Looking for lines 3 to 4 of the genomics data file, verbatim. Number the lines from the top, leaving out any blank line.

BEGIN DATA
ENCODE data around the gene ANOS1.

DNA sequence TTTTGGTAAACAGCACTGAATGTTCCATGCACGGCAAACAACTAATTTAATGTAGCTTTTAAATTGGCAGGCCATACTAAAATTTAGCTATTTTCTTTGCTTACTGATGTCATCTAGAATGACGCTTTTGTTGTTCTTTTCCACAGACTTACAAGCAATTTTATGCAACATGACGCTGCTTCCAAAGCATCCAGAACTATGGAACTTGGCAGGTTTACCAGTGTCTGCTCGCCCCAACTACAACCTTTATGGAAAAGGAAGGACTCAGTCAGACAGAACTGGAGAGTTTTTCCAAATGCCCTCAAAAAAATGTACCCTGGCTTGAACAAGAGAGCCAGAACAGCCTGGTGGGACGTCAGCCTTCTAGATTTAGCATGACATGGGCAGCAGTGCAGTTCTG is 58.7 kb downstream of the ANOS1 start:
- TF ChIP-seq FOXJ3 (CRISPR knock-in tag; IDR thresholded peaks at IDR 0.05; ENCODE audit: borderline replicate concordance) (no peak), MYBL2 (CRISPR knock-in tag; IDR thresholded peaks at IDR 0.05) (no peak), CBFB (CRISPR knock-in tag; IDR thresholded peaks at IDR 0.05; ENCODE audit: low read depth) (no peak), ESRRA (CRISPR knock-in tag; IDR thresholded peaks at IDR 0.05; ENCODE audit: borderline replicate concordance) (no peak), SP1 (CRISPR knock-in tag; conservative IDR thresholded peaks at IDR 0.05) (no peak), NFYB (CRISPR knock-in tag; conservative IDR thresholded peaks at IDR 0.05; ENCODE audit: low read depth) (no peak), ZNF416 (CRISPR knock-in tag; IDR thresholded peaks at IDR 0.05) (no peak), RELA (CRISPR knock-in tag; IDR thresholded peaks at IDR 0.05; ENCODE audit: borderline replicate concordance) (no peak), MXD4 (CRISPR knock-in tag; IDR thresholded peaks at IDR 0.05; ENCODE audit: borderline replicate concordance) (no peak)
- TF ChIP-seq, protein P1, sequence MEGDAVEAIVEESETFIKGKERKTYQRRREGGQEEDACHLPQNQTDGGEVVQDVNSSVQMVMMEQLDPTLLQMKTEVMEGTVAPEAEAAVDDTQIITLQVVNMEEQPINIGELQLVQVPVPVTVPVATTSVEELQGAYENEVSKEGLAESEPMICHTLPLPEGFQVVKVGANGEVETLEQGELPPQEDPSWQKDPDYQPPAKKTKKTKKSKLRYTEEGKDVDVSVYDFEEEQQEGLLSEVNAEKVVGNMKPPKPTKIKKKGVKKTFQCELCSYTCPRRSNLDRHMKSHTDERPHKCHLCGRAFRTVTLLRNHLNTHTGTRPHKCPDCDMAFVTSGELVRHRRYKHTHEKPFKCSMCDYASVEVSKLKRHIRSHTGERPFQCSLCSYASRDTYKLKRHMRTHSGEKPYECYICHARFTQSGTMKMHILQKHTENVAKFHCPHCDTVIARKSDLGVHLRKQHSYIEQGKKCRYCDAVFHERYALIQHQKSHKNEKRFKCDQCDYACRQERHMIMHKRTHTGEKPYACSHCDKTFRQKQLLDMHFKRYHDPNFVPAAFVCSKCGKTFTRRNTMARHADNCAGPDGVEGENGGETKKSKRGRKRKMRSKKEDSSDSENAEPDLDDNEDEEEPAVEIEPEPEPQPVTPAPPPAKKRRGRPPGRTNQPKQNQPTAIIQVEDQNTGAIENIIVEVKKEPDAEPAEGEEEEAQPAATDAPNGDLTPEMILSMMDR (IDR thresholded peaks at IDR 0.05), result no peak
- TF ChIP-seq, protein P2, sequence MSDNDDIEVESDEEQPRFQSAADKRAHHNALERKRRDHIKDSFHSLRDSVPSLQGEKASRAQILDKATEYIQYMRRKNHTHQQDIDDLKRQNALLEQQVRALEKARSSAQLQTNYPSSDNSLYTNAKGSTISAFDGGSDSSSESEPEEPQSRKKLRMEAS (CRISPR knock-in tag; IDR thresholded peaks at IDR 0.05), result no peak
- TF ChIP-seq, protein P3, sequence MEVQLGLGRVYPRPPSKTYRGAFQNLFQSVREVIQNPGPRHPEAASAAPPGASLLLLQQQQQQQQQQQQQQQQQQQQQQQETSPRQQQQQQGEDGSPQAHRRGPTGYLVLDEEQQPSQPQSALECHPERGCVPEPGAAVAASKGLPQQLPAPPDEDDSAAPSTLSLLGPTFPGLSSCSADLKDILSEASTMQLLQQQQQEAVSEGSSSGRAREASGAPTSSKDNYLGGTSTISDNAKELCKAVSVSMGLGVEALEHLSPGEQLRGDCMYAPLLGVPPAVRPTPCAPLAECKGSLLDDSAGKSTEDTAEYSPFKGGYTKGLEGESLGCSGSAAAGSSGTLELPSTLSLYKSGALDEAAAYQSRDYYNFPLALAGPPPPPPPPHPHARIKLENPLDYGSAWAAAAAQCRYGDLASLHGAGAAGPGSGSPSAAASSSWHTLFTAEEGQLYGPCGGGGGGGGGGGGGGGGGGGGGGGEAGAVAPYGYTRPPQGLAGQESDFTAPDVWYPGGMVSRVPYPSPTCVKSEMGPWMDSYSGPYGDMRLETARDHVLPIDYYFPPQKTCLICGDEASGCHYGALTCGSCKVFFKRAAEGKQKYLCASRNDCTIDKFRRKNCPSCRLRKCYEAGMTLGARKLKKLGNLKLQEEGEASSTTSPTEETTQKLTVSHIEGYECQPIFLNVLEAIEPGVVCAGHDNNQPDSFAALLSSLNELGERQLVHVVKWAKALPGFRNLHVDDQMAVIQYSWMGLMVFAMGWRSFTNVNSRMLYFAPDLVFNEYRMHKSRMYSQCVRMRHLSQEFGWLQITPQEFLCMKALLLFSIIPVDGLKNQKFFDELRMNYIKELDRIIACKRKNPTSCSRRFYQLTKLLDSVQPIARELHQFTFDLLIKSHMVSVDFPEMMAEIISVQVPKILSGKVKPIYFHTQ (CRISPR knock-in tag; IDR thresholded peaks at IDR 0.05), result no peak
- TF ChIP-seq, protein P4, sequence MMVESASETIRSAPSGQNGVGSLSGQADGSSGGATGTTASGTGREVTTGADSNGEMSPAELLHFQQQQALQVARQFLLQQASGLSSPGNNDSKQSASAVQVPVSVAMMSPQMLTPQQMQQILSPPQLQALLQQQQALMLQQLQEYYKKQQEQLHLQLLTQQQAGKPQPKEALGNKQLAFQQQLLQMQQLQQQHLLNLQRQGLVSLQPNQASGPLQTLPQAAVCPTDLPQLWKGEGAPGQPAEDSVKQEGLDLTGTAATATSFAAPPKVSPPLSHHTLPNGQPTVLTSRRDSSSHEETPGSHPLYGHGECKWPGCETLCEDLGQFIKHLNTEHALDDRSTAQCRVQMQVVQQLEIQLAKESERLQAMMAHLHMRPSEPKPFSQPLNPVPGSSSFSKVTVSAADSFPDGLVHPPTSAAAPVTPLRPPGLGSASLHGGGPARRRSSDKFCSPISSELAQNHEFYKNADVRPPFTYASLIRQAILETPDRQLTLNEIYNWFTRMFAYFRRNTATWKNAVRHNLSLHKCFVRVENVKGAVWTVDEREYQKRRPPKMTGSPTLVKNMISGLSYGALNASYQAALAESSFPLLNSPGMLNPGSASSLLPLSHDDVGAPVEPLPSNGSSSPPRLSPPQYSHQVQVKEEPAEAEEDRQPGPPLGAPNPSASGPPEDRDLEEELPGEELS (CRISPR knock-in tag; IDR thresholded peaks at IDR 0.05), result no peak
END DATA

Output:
- TF ChIP-seq FOXJ3 (CRISPR knock-in tag; IDR thresholded peaks at IDR 0.05; ENCODE audit: borderline replicate concordance) (no peak), MYBL2 (CRISPR knock-in tag; IDR thresholded peaks at IDR 0.05) (no peak), CBFB (CRISPR knock-in tag; IDR thresholded peaks at IDR 0.05; ENCODE audit: low read depth) (no peak), ESRRA (CRISPR knock-in tag; IDR thresholded peaks at IDR 0.05; ENCODE audit: borderline replicate concordance) (no peak), SP1 (CRISPR knock-in tag; conservative IDR thresholded peaks at IDR 0.05) (no peak), NFYB (CRISPR knock-in tag; conservative IDR thresholded peaks at IDR 0.05; ENCODE audit: low read depth) (no peak), ZNF416 (CRISPR knock-in tag; IDR thresholded peaks at IDR 0.05) (no peak), RELA (CRISPR knock-in tag; IDR thresholded peaks at IDR 0.05; ENCODE audit: borderline replicate concordance) (no peak), MXD4 (CRISPR knock-in tag; IDR thresholded peaks at IDR 0.05; ENCODE audit: borderline replicate concordance) (no peak)
- TF ChIP-seq, protein P1, sequence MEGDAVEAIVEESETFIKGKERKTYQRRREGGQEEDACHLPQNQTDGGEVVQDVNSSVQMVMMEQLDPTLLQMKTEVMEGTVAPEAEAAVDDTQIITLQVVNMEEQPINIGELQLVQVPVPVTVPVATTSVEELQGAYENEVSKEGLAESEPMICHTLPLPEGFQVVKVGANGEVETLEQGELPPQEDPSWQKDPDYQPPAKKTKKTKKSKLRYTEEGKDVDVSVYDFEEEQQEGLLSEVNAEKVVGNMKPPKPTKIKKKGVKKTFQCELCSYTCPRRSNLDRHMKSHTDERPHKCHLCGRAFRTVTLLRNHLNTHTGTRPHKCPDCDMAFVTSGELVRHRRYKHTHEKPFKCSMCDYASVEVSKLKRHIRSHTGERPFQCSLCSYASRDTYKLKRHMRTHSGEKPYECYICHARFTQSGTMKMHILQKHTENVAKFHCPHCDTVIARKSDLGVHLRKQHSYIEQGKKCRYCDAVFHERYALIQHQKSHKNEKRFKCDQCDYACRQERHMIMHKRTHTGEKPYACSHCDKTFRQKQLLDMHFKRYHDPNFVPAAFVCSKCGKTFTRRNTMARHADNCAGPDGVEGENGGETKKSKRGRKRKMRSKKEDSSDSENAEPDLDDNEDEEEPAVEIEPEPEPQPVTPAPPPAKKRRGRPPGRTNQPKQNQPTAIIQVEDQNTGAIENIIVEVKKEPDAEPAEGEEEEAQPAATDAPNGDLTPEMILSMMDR (IDR thresholded peaks at IDR 0.05), result no peak